Attorneys for NBC News are feverishly working to get a judge to toss out a defamation lawsuit filed by George Zimmerman, claiming, oddly enough, that Mr. Zimmerman's prior work seeking to get justice for a homeless black man made him a "limited purpose" public figure. Nevermind that that's a side of Zimmerman's community involvement which the peacock network didn't really care to report as its skewed reporting suggested he was a racist.
From Washington Post media critic Erik Wemple's May 1 blog post (emphases mine):
Here’s a rundown of the argument from NBC Universal LLC as to why Zimmerman has no “viable” defamation claim:
* He’s a public figure: The way NBC tells it, Zimmerman was both a “limited purpose” public figure and an “involuntary” public figure when the NBC broadcasts at issue occurred. This contention is a critical point in the litigation, because defamation law gives news organizations significant protections when covering public figures. Most commonly, those protections apply to stories of full-fledged public figures like celebrities and politicians — any complaints from such folks who hold themselves out for public scrutiny must prove that the offending news organization acted with what’s known in legal circles as “actual malice”: That is, knowledge that the allegations were false or a reckless disregard in the matter.
Media law has carved out subcategories of “public figure,” and it’s here that NBC’s motion for dismissal pounces. A “limited purpose” public figure is someone whose profile rises in a public controversy. From the motion: “In this case, Zimmerman became a limited purpose public figure because he played a prominent role in several overlapping public controversies surrounding the issues of race relations, public safety, and the death of Trayvon Martin and the broadcasts he has placed at issue were all germane to his participation in those controversies.”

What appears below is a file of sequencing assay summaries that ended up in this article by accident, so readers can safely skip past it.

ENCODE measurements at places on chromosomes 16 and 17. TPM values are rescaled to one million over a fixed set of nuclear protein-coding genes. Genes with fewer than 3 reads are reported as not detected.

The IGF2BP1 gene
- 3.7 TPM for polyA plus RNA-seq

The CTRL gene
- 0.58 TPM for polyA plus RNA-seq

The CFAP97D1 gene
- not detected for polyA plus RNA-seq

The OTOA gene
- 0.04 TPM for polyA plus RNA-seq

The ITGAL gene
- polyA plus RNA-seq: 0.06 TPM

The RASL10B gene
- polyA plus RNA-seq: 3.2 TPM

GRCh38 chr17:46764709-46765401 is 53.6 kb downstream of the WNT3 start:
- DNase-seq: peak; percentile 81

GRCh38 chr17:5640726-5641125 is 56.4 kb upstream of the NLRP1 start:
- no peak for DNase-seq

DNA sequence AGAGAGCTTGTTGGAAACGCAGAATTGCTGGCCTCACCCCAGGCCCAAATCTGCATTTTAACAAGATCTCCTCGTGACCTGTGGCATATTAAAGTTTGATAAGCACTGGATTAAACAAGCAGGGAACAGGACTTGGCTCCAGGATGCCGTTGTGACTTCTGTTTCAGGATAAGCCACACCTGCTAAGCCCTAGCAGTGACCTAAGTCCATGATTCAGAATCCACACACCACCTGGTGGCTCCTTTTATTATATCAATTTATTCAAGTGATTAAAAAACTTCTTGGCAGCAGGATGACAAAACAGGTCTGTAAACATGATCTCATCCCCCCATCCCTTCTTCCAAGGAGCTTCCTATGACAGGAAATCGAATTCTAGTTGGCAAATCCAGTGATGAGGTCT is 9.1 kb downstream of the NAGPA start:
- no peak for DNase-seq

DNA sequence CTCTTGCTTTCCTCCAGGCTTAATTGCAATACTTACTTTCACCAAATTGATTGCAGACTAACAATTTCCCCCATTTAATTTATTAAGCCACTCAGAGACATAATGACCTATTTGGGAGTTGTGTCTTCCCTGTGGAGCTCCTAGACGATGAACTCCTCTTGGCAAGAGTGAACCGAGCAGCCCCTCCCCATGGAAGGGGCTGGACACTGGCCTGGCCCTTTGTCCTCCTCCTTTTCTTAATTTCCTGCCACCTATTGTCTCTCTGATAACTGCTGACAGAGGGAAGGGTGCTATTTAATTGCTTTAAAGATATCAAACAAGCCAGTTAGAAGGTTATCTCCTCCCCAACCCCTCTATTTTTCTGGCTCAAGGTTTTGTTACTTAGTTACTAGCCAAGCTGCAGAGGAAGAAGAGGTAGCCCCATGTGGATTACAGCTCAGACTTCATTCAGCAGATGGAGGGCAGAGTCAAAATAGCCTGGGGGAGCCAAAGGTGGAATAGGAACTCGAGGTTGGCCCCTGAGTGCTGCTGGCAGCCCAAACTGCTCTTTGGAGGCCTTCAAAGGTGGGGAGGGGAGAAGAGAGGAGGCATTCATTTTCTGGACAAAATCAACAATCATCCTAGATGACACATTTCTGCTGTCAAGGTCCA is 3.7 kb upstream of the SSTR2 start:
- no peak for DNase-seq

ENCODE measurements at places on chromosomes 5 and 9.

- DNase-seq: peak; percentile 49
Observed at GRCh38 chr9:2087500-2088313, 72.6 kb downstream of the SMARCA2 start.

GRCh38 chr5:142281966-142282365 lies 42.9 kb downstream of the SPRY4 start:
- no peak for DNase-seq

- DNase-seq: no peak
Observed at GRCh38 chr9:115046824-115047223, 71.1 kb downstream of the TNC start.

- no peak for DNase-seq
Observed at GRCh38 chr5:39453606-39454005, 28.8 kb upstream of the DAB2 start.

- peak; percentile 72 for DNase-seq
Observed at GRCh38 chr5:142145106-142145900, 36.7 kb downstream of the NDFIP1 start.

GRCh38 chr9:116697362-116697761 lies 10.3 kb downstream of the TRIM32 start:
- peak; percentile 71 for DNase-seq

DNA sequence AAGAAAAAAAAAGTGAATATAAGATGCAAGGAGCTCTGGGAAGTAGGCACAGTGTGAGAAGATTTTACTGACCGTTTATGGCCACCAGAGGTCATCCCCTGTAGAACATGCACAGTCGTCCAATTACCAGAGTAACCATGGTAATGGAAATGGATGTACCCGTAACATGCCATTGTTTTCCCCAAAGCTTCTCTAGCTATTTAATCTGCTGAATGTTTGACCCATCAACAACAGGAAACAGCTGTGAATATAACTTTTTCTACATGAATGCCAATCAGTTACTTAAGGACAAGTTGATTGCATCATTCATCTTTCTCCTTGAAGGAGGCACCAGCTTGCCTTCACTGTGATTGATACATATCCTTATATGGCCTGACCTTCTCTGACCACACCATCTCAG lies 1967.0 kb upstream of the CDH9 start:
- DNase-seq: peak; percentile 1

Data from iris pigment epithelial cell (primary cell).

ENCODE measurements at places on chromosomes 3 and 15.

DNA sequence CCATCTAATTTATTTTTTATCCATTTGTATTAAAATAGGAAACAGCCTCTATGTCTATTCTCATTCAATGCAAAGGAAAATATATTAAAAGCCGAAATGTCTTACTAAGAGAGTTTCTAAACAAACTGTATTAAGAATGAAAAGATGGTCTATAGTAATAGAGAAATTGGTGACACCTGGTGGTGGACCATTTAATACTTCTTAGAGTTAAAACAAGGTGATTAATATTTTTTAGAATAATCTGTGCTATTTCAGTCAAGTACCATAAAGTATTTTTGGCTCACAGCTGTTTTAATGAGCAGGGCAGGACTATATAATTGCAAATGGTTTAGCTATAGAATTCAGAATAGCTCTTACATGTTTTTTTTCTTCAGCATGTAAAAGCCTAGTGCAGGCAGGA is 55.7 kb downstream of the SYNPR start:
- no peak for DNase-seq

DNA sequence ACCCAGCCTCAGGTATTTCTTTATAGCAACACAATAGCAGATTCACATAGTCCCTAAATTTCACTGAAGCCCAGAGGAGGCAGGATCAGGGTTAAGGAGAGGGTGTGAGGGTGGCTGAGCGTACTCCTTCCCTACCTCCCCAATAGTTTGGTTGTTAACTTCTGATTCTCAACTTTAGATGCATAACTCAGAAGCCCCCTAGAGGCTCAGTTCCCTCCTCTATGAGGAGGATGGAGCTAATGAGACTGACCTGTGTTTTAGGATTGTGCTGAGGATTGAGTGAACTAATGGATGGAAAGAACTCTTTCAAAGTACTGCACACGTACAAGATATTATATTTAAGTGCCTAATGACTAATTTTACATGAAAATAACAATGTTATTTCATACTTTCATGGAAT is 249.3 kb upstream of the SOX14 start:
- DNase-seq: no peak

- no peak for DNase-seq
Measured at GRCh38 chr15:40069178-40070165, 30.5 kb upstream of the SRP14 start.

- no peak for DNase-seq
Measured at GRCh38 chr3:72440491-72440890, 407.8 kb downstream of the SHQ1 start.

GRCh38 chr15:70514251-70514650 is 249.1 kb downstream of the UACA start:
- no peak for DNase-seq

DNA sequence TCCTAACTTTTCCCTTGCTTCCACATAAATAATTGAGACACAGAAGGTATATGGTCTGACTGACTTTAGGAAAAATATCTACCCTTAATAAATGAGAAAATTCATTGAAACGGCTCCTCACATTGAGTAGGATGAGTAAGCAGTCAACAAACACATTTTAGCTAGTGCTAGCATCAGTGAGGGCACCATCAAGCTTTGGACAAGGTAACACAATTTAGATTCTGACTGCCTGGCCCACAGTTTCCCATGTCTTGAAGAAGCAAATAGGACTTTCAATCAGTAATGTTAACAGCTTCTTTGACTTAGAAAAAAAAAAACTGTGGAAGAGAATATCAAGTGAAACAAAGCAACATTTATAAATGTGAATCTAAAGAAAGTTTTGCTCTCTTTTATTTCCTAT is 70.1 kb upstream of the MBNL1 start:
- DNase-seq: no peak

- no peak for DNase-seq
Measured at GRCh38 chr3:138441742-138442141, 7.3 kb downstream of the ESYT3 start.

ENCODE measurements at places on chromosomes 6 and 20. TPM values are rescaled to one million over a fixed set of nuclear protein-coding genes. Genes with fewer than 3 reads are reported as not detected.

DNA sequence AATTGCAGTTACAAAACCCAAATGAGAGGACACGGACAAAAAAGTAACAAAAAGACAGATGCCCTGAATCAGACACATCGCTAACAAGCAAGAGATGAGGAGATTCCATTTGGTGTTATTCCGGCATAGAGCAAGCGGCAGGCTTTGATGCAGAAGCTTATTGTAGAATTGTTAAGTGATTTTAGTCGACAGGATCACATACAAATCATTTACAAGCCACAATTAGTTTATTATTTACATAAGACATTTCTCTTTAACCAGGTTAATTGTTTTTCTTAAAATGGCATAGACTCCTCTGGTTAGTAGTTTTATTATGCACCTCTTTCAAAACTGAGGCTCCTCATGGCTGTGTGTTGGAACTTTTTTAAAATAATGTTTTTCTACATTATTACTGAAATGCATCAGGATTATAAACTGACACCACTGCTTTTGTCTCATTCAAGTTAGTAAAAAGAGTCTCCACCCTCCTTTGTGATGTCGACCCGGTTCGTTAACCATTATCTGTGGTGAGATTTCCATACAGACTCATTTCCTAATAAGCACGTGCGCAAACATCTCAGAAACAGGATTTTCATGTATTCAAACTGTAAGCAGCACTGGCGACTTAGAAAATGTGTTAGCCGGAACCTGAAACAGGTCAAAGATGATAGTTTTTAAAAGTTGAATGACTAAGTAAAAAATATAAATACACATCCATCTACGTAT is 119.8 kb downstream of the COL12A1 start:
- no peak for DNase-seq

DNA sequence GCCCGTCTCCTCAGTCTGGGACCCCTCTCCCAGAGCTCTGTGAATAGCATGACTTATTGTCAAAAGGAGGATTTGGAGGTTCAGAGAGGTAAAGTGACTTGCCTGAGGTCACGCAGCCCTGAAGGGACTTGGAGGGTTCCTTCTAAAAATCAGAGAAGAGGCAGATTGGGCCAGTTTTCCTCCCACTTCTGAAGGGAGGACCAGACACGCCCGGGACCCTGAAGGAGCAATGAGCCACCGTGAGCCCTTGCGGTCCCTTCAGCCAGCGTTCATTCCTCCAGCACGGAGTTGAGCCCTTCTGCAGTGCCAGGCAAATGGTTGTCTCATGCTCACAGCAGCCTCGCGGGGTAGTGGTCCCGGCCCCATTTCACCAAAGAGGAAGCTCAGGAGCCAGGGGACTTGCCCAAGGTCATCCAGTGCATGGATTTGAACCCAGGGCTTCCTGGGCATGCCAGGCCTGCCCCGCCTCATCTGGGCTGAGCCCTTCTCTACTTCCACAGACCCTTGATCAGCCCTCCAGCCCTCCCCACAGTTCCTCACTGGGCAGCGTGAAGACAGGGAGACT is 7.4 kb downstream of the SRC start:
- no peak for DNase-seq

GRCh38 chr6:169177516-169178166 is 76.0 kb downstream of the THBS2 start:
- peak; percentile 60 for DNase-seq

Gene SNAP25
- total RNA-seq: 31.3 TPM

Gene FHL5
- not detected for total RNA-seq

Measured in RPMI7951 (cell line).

The network’s attempt to cast Zimmerman as a limited-purpose public figure — as opposed to an anonymous guy living in some Florida neighborhood — starts “well before” any of the disputed NBC broadcasts. For instance, Zimmerman “spearheaded” opposition to the Sanford Police Department’s “perceived lethargy in investigating the relative of a law enforcement official who was allegedly involved in the beating of a black man” and pushed for the establishment of the neighborhood watch in his area — a leadership role that invites public scrutiny, argues NBC. And, after the shooting, says the NBC motion, Zimmerman’s “representatives took to the airwaves and the Internet on his behalf to disseminate to the public his views concerning whether his actions were racially motivated and otherwise appropriate,” contends the complaint.
And if you don’t buy the network’s argument about Zimmerman fitting the legal definition of limited-purpose public figure, he’s at least an involuntary one: No matter his intentions, Zimmerman became “the central figure (or at least the sole surviving central figure) in what quickly became a national, and indeed international, public controversy, encompassing not only whether Zimmerman killed Martin lawfully but also the broader issues of racial profiling, vigilantism, and ‘stand your ground’ laws,” argues the NBC document.
Having reviewed both NBC News's motion to dismiss and Zimmerman's legal team's response, Wemple rendered his verdict (emphasis mine):
The Erik Wemple Blog Court rules that the network’s motion to dismiss (or for summary judgment) must be routed to the nearest shredder. Whatever you make of all the legalese that gets tossed around in these filings, NBC’s actions amounted to a journalistic felony that demands a full hearing in the courts.